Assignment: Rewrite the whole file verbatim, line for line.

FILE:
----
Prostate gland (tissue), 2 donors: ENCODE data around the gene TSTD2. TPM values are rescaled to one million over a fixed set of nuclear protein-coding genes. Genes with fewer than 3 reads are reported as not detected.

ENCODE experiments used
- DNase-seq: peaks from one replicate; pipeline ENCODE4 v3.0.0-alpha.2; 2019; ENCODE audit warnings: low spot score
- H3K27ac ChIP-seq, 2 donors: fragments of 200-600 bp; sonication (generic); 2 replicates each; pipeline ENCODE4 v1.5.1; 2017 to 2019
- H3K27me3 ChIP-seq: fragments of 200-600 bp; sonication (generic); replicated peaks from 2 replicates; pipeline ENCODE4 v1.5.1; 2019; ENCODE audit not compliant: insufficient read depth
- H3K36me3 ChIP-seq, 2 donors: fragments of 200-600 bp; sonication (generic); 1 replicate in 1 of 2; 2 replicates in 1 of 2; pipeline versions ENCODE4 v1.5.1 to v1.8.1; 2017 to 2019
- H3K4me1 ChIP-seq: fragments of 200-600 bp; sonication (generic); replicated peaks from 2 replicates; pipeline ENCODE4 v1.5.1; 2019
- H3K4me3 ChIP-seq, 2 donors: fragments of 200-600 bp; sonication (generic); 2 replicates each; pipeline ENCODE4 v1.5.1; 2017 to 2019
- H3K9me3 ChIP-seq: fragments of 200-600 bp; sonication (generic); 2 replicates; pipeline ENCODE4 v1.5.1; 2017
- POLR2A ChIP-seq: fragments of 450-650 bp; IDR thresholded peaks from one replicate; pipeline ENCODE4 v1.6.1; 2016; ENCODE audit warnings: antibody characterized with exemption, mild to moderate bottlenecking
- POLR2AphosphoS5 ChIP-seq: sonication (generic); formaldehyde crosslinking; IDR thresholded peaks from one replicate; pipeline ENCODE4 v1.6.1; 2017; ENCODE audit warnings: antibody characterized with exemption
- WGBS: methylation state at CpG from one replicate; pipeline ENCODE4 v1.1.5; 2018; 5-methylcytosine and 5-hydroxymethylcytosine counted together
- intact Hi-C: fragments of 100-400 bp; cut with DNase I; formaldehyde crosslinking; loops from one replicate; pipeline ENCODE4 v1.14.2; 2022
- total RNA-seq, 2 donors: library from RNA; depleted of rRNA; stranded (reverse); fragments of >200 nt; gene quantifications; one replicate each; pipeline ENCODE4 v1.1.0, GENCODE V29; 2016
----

Prostate gland (tissue), 2 donors: ENCODE data around the gene TSTD2. TPM values are rescaled to one million over a fixed set of nuclear protein-coding genes. Genes with fewer than 3 reads are reported as not detected.

ENCODE experiments used
- DNase-seq: peaks from one replicate; pipeline ENCODE4 v3.0.0-alpha.2; 2019; ENCODE audit warnings: low spot score
- H3K27ac ChIP-seq, 2 donors: fragments of 200-600 bp; sonication (generic); 2 replicates each; pipeline ENCODE4 v1.5.1; 2017 to 2019
- H3K27me3 ChIP-seq: fragments of 200-600 bp; sonication (generic); replicated peaks from 2 replicates; pipeline ENCODE4 v1.5.1; 2019; ENCODE audit not compliant: insufficient read depth
- H3K36me3 ChIP-seq, 2 donors: fragments of 200-600 bp; sonication (generic); 1 replicate in 1 of 2; 2 replicates in 1 of 2; pipeline versions ENCODE4 v1.5.1 to v1.8.1; 2017 to 2019
- H3K4me1 ChIP-seq: fragments of 200-600 bp; sonication (generic); replicated peaks from 2 replicates; pipeline ENCODE4 v1.5.1; 2019
- H3K4me3 ChIP-seq, 2 donors: fragments of 200-600 bp; sonication (generic); 2 replicates each; pipeline ENCODE4 v1.5.1; 2017 to 2019
- H3K9me3 ChIP-seq: fragments of 200-600 bp; sonication (generic); 2 replicates; pipeline ENCODE4 v1.5.1; 2017
- POLR2A ChIP-seq: fragments of 450-650 bp; IDR thresholded peaks from one replicate; pipeline ENCODE4 v1.6.1; 2016; ENCODE audit warnings: antibody characterized with exemption, mild to moderate bottlenecking
- POLR2AphosphoS5 ChIP-seq: sonication (generic); formaldehyde crosslinking; IDR thresholded peaks from one replicate; pipeline ENCODE4 v1.6.1; 2017; ENCODE audit warnings: antibody characterized with exemption
- WGBS: methylation state at CpG from one replicate; pipeline ENCODE4 v1.1.5; 2018; 5-methylcytosine and 5-hydroxymethylcytosine counted together
- intact Hi-C: fragments of 100-400 bp; cut with DNase I; formaldehyde crosslinking; loops from one replicate; pipeline ENCODE4 v1.14.2; 2022
- total RNA-seq, 2 donors: library from RNA; depleted of rRNA; stranded (reverse); fragments of >200 nt; gene quantifications; one replicate each; pipeline ENCODE4 v1.1.0, GENCODE V29; 2016